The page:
The Complete Guide to Understanding Psychopathy
The Basics of Psychopathy
First and foremost, what it psychopathy? Psychopathy is a mental disorder often seen in antisocial behavior. There are two kinds of psychopaths. The first, or "Primary Psychopathy," is someone who is genetically a psychopath. The "Secondary Psychopath" is someone who becomes who they are through environmental effects. Psychopathy often runs in the same category as Antisocial Personality Disorder or APD. For clarity purposes lets look deeper into how someone is diagnosed with Antisocial Personality Disorder or APD.
Primary vs. Secondary Psychopathy
Primary Psychopathy is passed on through genetics and people with the Primary form often display more boldness. People with Secondary Psychopathy often have more fear, negative emotions, and anxiety. They are more impulsive and react with more aggression and anger. Their backgrounds would include a more abusive childhood and a higher risk for future violence. Secondary Psychopaths are more likely to be diagnosed with Borderline Personality Disorder (BPD), whereas, Primary Psychopaths are more likely to be diagnosed with Antisocial Personality Disorder (APD) or Narcissistic Personality Disorder. because environmental factors are a cause for Secondary Psychopathy that gives people with that category a slightly broader range of treatment and medication options.
Behavioral Analysis of Psychopathy
Signs and Symptoms
Antisocial Personality Disorder (APD), or Dis-social Personality Disorder, is a mental condition in which a person will often manipulate, or violate other peoples rights. Someone may do this often through criminal activity. Some researchers believe that psychotic personality is the same as APD, while others believe that while yes it is similar, it is a more severe form of the disorder. Some common signs could include: lacking empathy or guilt, manipulation, lying, and cheating without hesitation.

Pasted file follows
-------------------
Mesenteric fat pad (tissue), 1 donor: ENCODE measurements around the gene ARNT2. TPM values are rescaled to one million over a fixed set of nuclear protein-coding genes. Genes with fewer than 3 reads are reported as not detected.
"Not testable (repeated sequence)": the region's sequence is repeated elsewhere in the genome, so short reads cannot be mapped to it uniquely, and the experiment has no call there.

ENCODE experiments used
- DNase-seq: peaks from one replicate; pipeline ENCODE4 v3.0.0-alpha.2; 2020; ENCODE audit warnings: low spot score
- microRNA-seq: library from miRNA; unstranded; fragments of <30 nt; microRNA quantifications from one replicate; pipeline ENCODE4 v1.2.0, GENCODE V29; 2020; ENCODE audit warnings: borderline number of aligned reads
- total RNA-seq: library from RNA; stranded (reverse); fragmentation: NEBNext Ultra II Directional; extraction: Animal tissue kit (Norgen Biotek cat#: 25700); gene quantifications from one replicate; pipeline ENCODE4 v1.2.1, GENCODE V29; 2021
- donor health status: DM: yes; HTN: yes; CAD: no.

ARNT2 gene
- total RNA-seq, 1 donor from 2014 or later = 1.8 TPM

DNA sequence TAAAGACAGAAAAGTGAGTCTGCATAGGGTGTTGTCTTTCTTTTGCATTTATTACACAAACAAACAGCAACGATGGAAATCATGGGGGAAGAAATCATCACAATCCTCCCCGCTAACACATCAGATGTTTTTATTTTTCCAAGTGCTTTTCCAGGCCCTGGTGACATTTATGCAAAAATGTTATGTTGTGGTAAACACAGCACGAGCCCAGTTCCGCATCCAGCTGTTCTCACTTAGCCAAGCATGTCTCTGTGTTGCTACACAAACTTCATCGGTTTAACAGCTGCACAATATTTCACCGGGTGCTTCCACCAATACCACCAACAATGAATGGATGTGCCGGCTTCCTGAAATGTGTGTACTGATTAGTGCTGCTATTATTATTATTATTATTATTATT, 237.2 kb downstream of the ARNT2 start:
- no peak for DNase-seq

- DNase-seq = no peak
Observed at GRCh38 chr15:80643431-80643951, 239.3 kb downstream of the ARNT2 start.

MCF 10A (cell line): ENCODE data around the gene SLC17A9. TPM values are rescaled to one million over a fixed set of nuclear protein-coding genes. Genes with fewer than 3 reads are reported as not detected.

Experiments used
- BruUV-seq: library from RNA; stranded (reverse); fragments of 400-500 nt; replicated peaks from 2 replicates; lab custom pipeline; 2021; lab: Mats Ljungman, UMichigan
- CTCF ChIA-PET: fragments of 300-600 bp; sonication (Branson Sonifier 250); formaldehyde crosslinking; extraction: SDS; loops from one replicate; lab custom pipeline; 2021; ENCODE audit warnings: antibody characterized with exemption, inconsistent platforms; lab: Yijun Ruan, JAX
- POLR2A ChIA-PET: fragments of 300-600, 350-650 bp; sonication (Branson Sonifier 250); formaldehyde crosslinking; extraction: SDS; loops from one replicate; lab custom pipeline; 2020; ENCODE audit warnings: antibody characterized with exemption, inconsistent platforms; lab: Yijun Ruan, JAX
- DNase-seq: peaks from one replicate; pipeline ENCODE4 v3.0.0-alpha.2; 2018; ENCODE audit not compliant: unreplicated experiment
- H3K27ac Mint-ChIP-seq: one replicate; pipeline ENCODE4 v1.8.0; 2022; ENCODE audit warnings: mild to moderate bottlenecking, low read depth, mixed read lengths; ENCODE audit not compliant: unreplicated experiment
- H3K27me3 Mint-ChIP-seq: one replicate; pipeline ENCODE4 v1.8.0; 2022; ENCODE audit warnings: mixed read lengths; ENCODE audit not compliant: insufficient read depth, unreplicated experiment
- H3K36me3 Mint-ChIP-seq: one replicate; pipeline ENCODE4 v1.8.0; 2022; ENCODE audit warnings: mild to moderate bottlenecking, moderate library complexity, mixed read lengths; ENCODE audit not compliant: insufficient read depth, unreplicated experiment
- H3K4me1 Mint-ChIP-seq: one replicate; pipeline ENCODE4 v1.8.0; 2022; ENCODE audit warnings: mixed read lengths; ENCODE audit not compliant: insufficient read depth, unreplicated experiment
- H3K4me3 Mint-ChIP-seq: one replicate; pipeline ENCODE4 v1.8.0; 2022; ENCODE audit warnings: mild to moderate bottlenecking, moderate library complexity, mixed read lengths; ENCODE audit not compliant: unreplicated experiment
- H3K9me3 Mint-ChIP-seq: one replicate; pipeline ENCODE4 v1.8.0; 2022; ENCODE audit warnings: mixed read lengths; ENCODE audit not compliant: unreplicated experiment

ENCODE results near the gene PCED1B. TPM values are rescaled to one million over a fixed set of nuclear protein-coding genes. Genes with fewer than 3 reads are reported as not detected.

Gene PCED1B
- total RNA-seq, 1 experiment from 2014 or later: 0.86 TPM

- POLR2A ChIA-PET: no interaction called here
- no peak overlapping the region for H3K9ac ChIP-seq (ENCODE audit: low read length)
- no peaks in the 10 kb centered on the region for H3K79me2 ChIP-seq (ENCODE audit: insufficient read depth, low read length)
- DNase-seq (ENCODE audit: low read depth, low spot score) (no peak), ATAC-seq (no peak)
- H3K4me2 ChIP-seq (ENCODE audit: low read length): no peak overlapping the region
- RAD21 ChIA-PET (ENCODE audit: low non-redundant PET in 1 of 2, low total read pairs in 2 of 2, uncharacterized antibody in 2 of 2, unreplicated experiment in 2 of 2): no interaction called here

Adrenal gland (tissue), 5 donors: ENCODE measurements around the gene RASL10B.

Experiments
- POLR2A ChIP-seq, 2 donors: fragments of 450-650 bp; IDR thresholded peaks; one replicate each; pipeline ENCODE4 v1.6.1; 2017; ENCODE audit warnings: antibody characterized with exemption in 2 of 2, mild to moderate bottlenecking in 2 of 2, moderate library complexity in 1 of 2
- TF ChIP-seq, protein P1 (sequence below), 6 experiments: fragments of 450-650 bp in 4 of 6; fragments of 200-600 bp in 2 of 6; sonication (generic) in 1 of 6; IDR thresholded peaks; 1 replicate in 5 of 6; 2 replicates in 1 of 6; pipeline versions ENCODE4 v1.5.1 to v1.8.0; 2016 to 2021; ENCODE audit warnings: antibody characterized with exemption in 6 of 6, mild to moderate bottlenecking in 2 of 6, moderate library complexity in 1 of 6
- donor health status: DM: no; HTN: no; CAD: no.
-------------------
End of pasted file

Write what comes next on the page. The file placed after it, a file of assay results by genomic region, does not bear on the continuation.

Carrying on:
So, What Exactly Causes Psychopathy?
There is no exact known cause for psychopathy. The factors that play a role in the disorder include: biological, sociological, and psychological influences.
There is no official treatment for psychopathy. People will be treated according to their diagnosed as having Antisocial Personality Disorder and would aim for help surrounding that condition. whereas someone who has Secondary Psychopathy would have the ability to explore a broader range of treatment options because of their diagnosis of Borderline Personality Disorder. Borderline Personality Disorder can be treated through five different types of psychotherapy, as well as anti-psychotic medications, anti-anxiety medications, and for more serious attention, mental hospitals for close monitoring.
The prognosis will be hard to determine because there is no specific treatment to completely get rid of the disorder. Depending on the environment someone is exposed to or past trauma (mental or physical) it is hard to give a solid prognosis for someone with Psychopathy.